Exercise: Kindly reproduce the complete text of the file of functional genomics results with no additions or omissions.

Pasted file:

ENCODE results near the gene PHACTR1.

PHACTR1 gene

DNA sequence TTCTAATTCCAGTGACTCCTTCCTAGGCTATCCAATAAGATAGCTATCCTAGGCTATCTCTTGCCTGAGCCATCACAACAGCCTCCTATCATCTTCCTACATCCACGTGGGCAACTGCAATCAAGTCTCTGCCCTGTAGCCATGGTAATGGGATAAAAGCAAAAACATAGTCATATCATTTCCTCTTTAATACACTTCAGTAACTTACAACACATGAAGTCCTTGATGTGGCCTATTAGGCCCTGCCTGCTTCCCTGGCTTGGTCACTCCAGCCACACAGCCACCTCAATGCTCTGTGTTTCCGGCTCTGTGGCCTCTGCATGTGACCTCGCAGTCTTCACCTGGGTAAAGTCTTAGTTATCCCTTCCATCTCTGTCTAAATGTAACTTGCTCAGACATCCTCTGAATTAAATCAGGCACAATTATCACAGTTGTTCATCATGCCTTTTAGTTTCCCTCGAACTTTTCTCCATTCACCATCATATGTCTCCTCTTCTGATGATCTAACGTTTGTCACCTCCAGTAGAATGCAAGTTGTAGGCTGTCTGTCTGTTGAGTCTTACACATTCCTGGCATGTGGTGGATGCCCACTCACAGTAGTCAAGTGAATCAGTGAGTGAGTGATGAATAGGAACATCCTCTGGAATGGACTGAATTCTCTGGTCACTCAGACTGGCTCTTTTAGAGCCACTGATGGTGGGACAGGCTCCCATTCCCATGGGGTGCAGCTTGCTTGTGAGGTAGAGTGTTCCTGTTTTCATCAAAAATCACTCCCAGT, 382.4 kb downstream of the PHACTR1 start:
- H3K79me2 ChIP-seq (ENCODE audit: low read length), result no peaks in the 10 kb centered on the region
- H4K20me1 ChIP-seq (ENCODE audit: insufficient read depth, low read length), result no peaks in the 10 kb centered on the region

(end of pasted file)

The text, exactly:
ENCODE results near the gene PHACTR1.

PHACTR1 gene

DNA sequence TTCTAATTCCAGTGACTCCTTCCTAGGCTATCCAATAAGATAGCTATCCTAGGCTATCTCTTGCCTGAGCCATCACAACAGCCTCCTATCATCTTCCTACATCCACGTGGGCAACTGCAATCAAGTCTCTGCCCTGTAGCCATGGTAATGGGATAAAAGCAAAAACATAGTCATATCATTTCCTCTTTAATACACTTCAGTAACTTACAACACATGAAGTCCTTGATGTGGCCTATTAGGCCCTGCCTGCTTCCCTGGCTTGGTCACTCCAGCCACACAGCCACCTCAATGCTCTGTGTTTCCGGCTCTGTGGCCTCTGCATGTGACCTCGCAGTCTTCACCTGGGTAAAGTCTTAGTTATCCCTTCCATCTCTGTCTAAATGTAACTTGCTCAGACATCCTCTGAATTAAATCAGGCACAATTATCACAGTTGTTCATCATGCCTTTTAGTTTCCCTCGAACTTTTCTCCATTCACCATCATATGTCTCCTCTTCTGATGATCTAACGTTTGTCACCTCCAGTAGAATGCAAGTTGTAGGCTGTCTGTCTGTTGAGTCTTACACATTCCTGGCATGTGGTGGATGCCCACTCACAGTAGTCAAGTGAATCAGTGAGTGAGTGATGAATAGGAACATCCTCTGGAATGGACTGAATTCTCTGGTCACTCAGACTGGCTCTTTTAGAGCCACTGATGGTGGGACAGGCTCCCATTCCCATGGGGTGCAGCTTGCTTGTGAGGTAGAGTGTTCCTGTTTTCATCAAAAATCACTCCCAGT, 382.4 kb downstream of the PHACTR1 start:
- H3K79me2 ChIP-seq (ENCODE audit: low read length), result no peaks in the 10 kb centered on the region
- H4K20me1 ChIP-seq (ENCODE audit: insufficient read depth, low read length), result no peaks in the 10 kb centered on the region